The question golf writers get asked most is, "Who's your favorite touring pro to interview?" I used to hem and haw, but lately I just say "Geoff Ogilvy." Only 29, the defending U.S. Open champion has become the game's best talker among top players, and one of its most important voices.
Ogilvy, runner-up to Henrik Stenson in last week's WGC-Accenture Match Play, is intelligent, articulate and personable. He's an intensely curious, fully engaged lover of the game with a gift for the aphoristic that is about four decades beyond his years. Like the great-playing talkers of the past -- Bobby Jones and Jack Nicklaus in particular -- he furthers the collective knowledge of the game.
Perceptive talkers are the lifeblood of sports journalism -- or any journalism.
The best sports book ever written, "The Sweet Science," was dedicated to three old boxing trainers, Whitey Bimstein, Freddie Brown and Charlie Goldman, whom author A.J. Liebling called "my explainers."
But the quality of golf explanations by the men who know the sport best has been in decline for a couple of decades. It started with the late 1980s heyday of Greg Norman and Nick Faldo, who both developed a deep antipathy for a press they considered unfairly judgmental and largely ill-informed. Nowadays, interviews increasingly are looked upon as an intrusion at best and a trapdoor at worst. Sports psychologists in particular regard them the way old Big Ten football coaches used to think of the forward pass: Three things can happen, and two of them are bad.
Tiger Woods knows as much about golf as anyone, but he is by temperament and position stingy with his knowledge. He is in a pitched battle against his life becoming a reality show, fearful that even carefully phrased comments will be turned against him, and trained from an early age to answer only specifically what is asked and no more. He still manages to give some interesting answers, but they are the exception. Lately, the once voluble Phil Mickelson has taken a similar approach, deciding the risk doesn't merit the reward.
It's a far cry from the days when Nicklaus ruled the game and made a point of being as accessible as Arnold Palmer, but with a more analytical sensibility. Dave Anderson, the Pultizer Prize-winning New York Times columnist, calls Nicklaus his all-time favorite interview subject.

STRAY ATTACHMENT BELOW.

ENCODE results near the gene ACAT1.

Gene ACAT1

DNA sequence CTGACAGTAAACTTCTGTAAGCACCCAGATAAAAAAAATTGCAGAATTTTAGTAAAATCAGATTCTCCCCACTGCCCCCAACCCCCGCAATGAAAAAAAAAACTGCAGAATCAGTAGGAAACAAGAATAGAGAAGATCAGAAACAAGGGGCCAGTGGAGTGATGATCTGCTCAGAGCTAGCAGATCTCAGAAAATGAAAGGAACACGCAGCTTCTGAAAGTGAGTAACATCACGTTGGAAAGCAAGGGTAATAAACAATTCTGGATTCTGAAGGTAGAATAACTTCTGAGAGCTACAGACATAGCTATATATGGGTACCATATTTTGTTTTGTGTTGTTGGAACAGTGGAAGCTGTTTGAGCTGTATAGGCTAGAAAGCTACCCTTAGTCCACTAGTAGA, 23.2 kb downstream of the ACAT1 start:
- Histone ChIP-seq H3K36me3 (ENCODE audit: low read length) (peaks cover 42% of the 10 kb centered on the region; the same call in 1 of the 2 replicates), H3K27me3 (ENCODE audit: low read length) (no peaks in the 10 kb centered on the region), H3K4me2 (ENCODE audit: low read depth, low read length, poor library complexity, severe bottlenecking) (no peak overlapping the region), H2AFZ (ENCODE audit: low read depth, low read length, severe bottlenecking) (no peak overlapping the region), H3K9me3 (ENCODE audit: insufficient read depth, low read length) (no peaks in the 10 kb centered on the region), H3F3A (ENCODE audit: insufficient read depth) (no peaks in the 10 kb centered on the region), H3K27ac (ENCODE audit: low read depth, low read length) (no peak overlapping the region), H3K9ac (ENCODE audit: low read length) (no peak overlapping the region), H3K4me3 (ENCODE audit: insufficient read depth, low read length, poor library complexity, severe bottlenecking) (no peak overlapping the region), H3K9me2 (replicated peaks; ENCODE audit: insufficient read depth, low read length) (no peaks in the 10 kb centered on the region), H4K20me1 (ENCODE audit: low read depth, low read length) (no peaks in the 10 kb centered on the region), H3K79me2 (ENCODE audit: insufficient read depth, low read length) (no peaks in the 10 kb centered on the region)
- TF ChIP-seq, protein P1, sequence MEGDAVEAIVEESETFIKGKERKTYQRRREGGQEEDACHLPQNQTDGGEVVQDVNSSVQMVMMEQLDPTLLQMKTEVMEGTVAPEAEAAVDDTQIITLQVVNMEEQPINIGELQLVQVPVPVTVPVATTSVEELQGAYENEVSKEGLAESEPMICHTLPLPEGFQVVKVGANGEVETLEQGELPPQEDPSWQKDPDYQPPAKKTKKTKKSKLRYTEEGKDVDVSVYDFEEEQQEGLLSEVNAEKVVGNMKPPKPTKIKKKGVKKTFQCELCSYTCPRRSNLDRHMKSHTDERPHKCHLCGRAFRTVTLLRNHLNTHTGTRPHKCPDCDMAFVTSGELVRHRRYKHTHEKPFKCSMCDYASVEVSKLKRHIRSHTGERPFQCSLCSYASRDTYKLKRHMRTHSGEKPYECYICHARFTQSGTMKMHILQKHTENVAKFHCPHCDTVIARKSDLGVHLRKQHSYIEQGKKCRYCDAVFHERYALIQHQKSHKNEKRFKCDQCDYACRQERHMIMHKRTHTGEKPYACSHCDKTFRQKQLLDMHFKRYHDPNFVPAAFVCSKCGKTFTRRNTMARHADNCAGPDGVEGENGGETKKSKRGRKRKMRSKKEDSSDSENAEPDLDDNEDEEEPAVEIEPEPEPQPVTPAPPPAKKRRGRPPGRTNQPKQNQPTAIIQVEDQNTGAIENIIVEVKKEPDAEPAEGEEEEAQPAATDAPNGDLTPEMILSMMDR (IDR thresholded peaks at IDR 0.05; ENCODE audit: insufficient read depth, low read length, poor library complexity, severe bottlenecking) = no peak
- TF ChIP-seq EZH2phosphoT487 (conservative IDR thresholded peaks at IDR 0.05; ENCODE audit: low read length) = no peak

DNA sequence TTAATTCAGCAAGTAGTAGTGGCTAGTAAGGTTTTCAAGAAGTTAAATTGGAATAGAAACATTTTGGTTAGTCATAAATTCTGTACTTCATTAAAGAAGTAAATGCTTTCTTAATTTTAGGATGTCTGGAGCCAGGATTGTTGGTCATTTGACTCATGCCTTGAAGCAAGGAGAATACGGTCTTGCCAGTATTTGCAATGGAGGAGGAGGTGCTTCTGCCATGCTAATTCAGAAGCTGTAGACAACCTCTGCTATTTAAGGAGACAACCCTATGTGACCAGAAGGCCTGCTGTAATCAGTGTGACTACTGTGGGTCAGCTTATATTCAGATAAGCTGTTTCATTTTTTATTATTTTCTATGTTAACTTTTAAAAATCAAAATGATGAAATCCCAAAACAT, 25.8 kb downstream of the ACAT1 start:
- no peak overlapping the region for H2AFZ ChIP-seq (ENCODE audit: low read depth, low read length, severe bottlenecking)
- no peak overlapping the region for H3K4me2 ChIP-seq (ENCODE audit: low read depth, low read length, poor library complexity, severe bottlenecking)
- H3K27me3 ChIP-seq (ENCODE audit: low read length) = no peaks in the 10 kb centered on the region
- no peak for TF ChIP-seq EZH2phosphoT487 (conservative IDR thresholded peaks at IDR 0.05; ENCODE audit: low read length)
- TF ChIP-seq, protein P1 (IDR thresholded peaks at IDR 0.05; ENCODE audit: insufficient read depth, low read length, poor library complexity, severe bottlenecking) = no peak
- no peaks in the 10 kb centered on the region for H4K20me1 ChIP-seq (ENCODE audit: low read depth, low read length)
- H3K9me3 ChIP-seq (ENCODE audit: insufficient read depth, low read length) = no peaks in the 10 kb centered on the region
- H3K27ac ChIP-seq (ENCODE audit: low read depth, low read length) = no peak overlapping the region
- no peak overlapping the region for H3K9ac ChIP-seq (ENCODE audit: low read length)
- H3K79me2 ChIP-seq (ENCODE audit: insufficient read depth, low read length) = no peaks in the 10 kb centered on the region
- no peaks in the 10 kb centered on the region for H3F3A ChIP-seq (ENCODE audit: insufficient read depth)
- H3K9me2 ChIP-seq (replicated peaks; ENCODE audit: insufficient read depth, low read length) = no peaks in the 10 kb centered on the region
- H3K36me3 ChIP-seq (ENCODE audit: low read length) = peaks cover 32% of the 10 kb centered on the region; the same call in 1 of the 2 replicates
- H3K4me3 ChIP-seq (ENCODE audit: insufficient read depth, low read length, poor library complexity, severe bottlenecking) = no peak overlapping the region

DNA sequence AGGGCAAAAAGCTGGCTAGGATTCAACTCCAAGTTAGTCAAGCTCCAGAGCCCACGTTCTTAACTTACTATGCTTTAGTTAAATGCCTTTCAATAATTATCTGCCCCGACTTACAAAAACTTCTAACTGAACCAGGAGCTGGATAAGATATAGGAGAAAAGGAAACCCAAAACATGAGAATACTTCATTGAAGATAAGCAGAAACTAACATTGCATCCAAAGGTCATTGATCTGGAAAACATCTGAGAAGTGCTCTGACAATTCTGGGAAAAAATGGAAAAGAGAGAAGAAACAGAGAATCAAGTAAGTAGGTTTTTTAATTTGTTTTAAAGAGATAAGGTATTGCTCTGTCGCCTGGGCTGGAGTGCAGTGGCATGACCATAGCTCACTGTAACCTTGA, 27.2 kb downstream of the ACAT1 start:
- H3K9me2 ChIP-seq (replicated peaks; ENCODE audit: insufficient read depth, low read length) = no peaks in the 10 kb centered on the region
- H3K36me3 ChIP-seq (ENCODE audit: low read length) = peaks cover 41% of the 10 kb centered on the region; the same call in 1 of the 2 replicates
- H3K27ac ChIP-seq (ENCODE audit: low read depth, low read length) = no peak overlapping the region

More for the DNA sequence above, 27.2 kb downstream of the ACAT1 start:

Ogilvy's figuratively old head, perhaps made wiser by growing up next to Royal Melbourne, startled me the first time I asked him a question. "Golf was better before," he said in October 2005. "There was more art. It doesn't create a really rounded golfer." At a time when the shortcomings of the emerging twentysomethings were still well below the radar, Ogilvy captured the issue in three quick sentences.
"The complicated thing is making it simple, if that makes any sense," he said, offering as good a definition of a first-class mind as any. Indeed, in quotes over the last year including an upcoming interview with John Huggan in Golf Digest, Ogilvy produces one pearl after another.
Of Woods: "I mean, Tiger is the angriest player on tour. He's also the best at controlling it."
Of Sergio Garcia: "When he starts making putts again -- which he is going to do -- he's going to win 10 times in a year. He is the best ball-striker in the world, probably. But he is so analytical about his putting and not about anything else. He's like Seve, only in reverse."
On golf architecture: "I like there to be a relationship between the quality of your drive and ease of your second shot."
On the golf swing: "Instinctively, all you need to know is where your ball is and where you want it to end up. And to stay out of your own way until that happens."
Also: "The best player in the world at any one time never copies anyone else. But every generation of golfer copies the best golfer in the world at the time."
Besides evoking Arnold Haultain, author of the 1908 classic "The Mystery of Golf," Ogilvy also passes the ultimate test, of which Nicklaus was the standard. He is as accessible and generous in defeat as he is in victory, as he was after his disappointing 2-and-1 loss to Stenson in Tucson.
"Everyone has their struggles with golf swings, and mine is getting it stuck on the way down," he said, opening a subject that didn't exactly facilitate a quick exit from the media tent. "I feel like I play 95 percent of my rounds like that, right on the edge of being stuck. I played the U.S. Open feeling like I was stuck. It's really hard to explain."
Tournament golf, inside the ropes, always is. But thankfully it's a lot clearer when Ogilvy is the explainer.
Jaime Diaz is a senior writer for Golf World magazine